I look up and, right behind the white fence on the other side of my yard, a male deer, proud and sinuous antlers perched on his head, placidly eats prickly pears fallen from the bush. He lifts his head occasionally, scrutinizing the top of the hill; perhaps the rest of his family is nearby, perhaps he is assessing potential danger. I don’t stir; less than 30 feet from him, the deer is not aware of my presence behind the window, he is relaxed and at ease.
Neither do I get up to reach for the camera in fear of waking the dogs lying in repose next to me. A frenzied and pointless chase would ensue, Ottie perpetually looking up the hillside, sensing they are there, invading his territory. I have just been told my beloved dog might have cancer and my mood is as grey as the London tinged sky of this Saturday afternoon.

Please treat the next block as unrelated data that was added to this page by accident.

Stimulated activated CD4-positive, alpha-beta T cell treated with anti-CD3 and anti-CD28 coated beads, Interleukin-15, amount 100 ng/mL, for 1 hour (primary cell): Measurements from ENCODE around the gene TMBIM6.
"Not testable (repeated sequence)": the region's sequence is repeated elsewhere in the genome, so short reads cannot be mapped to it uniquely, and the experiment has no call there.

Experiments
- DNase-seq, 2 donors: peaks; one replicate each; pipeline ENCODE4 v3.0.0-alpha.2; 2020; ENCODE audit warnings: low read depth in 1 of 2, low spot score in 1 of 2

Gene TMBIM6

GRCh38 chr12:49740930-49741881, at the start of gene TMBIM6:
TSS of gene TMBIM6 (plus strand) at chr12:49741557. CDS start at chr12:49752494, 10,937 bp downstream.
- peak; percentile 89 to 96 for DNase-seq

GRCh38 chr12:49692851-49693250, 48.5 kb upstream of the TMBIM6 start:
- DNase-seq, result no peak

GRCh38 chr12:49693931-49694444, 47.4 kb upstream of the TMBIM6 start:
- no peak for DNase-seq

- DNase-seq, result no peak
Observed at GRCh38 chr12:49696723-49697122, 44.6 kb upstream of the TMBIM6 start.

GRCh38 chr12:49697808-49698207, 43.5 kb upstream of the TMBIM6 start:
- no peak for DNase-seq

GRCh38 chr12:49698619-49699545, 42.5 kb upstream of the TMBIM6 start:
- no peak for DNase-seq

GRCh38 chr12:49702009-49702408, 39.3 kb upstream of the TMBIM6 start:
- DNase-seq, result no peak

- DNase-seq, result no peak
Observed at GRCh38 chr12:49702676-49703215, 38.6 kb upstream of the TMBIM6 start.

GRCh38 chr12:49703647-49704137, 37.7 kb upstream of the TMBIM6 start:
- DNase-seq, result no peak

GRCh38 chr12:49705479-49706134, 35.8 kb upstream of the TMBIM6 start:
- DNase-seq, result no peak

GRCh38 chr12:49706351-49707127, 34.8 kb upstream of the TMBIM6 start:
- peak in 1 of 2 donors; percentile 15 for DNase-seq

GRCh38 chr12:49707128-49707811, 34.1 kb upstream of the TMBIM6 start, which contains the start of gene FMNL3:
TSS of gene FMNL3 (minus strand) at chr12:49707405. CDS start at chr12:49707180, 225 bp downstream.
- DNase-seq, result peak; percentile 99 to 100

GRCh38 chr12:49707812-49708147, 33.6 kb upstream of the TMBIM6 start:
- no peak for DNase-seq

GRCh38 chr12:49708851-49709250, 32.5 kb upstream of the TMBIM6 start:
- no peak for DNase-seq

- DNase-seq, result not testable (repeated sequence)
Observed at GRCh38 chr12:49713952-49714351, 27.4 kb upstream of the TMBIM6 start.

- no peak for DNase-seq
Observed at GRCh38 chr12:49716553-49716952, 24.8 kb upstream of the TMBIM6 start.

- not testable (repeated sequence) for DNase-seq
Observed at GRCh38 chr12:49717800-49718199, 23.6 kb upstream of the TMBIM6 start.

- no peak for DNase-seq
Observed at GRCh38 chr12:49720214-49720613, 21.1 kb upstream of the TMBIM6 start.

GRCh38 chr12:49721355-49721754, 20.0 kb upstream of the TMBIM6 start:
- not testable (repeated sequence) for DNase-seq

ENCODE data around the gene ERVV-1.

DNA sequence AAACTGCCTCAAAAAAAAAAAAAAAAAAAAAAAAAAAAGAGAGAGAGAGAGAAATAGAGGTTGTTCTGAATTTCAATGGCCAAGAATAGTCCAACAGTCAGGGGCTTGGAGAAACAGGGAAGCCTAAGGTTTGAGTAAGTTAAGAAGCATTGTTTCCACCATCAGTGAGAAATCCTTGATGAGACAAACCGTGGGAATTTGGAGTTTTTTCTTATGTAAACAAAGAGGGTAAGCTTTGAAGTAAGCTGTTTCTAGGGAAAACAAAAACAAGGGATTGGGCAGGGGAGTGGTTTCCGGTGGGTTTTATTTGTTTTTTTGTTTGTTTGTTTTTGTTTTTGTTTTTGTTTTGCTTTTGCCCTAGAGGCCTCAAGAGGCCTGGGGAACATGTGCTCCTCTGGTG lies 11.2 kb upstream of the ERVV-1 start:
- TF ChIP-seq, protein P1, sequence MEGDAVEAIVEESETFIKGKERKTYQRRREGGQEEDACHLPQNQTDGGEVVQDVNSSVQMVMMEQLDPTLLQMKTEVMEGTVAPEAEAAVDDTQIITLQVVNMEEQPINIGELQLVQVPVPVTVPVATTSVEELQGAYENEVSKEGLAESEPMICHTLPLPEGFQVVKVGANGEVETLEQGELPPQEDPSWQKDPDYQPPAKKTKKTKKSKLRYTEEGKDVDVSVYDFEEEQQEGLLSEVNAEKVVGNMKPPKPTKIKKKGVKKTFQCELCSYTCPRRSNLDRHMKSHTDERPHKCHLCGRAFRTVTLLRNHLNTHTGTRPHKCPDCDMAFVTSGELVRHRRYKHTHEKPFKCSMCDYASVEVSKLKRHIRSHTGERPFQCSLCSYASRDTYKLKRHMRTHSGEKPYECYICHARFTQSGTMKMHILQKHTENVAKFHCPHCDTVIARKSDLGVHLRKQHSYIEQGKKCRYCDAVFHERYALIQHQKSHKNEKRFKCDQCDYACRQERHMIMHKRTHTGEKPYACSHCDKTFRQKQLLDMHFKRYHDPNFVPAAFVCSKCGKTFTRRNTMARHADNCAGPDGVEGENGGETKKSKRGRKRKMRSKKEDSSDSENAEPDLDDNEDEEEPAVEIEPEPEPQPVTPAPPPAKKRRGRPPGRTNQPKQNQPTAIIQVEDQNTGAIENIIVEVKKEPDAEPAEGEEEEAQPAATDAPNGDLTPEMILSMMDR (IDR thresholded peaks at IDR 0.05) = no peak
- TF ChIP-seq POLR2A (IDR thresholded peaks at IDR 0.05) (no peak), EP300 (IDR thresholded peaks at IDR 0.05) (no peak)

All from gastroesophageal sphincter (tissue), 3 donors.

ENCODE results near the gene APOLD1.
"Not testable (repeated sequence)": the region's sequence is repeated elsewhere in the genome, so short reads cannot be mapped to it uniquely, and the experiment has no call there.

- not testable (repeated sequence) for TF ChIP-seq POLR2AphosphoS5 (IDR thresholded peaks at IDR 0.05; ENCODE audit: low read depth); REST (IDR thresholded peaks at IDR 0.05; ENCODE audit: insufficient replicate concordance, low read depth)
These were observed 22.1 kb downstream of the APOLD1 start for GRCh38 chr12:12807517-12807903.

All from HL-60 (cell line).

My eyes wander back to the page open in my lap. “It is late. Upstairs he closes the shutter, where the moon gapes in hollow-eyed, like a drunk lost in the street. Christophe, folding garments, says, “Is there loups? In this kingdom?”
“I think the wolves all died when the great forests were cut down. That howling you hear is only the Londoners”.”*
I re-read the passage a few times, taking in the images, the accents and the perfection of the English language.
I have been gifted two moments of grace when one would have sufficed. Too much, too much.
* Wolf Hall by Hilary Mantel